If we’re being honest, this was never going to be a good season for Roma. Prior to the sales of Radja Nainggolan, Alisson and Kevin Strootman, the Giallorossi looked like a team who, with a few quality signings, could possibly challenge for the Scudetto.
However, the club chose a different path and a case can be made that receiving close to €130m for just three players was a great piece of business. Yet what followed after those sales was a complete farce. The Monchi experiment led to a series of bizarre decisions, which left Roma without proper replacements for any of the aforementioned trio or solutions to other major issues with their squad.
Robin Olsen has been nothing short of a disaster between the sticks and it’s no surprise to see Antonio Mirante taking his spot. Steven N’Zonzi was supposed to bring composure, experience and a winning mentality after his World Cup triumph with France, but strangely the former Sevilla midfielder has often been found guilty of rookie mistakes at key moments of the season. On the other hand, Javier Pastore looks like a shadow of the player who took Serie A by storm at Palermo almost a decade ago, while Davide Santon was never going to solve the Lupi’s full-back problem.
Weighing all this up, can we really say it’s a surprise to see Roma outside of the top four with only one game left? Hardly. In fact, if we take into account all mistakes that the club made during the course of the campaign, some might say the Lupi are overachieving with their current set of players.
The Giallorossi weren’t far off from pulling off the win they needed against Sassuolo as they managed 26 shots at Andrea Consigli’s goal, hitting the woodwork twice. Yet, despite producing one magical save to keep out a Bryan Cristante header in the second half, the Neroverdi No 1 had to make only three other stops during the whole game, which just shows how inefficient Claudio Ranieri’s men were in front of goal.
The game showcased some of the improvements that Ranieri has overseen in the space of only a couple of months as Roma really went for the victory and almost got it. The 67-year-old would have been particularly pleased with the final 15 minutes of the match, when his players raised the tempo, pinned their opponents back in their own half and created plenty of chances. Unlike many of the Lupi’s games under Eusebio Di Francesco, no-one can question the dedication of most players since Ranieri took over.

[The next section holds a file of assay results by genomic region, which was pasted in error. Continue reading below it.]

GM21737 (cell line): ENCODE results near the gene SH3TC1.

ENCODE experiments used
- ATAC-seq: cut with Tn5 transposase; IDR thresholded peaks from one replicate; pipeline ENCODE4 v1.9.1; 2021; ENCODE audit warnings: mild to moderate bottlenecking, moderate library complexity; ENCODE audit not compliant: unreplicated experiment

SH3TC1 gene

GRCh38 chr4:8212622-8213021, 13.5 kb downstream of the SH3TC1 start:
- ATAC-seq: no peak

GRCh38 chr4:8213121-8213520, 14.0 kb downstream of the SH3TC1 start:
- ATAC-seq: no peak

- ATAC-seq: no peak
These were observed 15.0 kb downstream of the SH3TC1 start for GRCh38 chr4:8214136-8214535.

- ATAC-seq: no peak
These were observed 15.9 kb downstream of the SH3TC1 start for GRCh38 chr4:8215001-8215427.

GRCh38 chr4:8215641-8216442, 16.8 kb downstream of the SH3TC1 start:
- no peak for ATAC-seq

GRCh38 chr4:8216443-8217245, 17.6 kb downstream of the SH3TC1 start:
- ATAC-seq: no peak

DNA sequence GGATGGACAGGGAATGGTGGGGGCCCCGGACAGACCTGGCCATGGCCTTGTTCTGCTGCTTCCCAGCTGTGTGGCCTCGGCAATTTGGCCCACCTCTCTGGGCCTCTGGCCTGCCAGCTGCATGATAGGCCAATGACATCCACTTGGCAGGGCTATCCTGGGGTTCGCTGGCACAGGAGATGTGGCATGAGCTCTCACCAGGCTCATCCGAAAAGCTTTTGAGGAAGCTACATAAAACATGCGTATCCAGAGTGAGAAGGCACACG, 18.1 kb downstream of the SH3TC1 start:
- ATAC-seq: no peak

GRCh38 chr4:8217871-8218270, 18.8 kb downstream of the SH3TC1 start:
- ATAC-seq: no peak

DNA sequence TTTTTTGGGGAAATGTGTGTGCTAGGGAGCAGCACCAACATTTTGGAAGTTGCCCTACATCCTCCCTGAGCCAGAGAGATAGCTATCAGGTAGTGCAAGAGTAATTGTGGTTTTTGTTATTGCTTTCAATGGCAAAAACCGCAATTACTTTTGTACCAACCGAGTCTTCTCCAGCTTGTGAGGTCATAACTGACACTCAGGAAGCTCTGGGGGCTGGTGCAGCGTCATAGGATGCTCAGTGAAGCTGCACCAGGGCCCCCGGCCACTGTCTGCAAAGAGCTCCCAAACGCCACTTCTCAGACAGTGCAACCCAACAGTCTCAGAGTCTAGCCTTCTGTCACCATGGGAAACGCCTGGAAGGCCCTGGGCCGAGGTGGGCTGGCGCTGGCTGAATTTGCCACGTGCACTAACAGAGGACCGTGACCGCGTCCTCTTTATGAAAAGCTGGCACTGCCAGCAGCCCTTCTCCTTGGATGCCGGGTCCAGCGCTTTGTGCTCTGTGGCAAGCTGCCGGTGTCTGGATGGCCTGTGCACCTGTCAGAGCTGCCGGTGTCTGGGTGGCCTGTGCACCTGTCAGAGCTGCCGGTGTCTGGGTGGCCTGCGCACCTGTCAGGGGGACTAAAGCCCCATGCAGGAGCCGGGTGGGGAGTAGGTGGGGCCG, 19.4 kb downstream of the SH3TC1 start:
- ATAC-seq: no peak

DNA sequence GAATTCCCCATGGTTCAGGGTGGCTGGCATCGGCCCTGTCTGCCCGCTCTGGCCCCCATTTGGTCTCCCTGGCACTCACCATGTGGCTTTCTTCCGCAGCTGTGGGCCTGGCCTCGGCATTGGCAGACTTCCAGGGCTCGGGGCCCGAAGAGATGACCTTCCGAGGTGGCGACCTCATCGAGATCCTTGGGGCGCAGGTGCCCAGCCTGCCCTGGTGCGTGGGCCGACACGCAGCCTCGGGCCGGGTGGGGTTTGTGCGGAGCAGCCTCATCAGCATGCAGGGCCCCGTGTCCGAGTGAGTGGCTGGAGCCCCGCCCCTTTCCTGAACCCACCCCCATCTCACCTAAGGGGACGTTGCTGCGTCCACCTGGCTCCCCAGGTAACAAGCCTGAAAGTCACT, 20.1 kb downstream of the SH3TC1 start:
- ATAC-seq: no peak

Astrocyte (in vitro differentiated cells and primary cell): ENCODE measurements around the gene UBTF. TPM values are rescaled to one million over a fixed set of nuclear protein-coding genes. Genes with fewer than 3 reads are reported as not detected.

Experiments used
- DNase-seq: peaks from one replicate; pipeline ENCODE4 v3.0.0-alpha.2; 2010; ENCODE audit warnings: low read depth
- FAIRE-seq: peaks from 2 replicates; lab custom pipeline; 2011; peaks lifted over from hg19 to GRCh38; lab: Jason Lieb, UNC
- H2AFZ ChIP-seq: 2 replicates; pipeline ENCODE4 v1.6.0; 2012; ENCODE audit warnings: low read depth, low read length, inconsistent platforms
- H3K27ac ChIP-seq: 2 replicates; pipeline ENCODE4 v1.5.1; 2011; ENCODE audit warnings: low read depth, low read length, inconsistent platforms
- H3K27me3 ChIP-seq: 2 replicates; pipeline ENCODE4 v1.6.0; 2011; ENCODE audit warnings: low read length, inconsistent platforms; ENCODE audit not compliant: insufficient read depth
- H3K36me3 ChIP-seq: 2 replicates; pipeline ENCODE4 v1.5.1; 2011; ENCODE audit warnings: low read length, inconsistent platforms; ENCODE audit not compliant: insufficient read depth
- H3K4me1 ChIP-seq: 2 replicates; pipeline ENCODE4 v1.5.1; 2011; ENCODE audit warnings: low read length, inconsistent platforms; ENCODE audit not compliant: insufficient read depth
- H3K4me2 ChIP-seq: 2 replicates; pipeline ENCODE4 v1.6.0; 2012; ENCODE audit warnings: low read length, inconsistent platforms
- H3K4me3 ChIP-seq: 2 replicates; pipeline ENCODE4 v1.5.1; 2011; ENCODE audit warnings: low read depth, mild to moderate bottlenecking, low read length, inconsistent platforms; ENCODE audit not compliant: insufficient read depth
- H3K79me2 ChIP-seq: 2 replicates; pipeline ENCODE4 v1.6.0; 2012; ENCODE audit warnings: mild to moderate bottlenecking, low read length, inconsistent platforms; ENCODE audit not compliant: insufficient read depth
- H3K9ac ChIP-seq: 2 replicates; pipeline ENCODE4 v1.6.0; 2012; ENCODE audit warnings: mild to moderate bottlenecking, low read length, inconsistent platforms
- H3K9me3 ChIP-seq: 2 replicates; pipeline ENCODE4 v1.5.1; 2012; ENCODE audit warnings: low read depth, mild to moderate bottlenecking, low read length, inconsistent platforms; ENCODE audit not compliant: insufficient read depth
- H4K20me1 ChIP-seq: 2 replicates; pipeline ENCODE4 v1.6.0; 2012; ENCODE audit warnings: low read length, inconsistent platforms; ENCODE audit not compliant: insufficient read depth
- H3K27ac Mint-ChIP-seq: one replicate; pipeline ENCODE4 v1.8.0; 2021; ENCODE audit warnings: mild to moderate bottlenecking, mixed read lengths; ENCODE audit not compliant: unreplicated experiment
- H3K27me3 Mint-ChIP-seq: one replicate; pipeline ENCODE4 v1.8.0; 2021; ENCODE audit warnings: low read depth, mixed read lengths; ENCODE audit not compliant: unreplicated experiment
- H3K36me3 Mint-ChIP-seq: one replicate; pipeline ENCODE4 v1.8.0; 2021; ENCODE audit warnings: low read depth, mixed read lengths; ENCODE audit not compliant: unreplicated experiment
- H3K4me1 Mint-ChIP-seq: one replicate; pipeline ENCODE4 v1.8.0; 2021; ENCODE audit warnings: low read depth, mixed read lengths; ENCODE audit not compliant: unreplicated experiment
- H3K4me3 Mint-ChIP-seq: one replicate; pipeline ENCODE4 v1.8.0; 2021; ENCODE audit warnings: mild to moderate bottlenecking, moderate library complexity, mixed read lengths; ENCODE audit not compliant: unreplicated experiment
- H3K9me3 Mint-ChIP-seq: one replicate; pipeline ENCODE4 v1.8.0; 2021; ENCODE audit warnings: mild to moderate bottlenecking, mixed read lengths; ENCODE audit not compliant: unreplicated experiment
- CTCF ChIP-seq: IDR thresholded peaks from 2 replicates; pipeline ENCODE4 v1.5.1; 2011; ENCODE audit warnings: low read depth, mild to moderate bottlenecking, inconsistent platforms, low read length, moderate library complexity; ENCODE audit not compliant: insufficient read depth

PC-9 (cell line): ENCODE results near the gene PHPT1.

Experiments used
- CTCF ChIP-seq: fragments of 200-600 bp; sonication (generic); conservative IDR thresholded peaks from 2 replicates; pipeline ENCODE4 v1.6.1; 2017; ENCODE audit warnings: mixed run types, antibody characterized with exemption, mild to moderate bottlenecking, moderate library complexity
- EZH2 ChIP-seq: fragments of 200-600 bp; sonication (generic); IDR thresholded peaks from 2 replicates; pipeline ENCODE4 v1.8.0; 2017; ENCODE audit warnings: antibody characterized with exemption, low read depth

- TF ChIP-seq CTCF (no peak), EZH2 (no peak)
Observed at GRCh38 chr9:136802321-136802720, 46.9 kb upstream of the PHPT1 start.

There is some consolation as Roma have secured a Europa League spot in Serie A, courtesy of Torino’s 4-1 defeat to Empoli. However, it pales in comparison to the significance of Daniele De Rossi’s exit. The midfielder is set to play in a Giallorossi shirt for the last time next week, against Parma at the Olimpico.
Getting rid of De Rossi, after the club sold so many key players last summer and how they parted ways with Francesco Totti the year before, just doesn’t make sense.
Despite his soon-to-be 36 years, Roma need De Rossi because the lack of effort and love for the jersey that some have displayed this season is simply unacceptable. It is understandable that younger players should be blooded but, looking at the current Roma roster, the club should ask themselves - is it really worth keeping N’Zonzi over De Rossi?
The truth is that James Pallotta cannot blame the referees, VAR, the players nor even the coach for the current situation of his team. In fact, management can only be mad at themselves because, just like Ranieri said, Roma are giving up the spine of their team way too easily.
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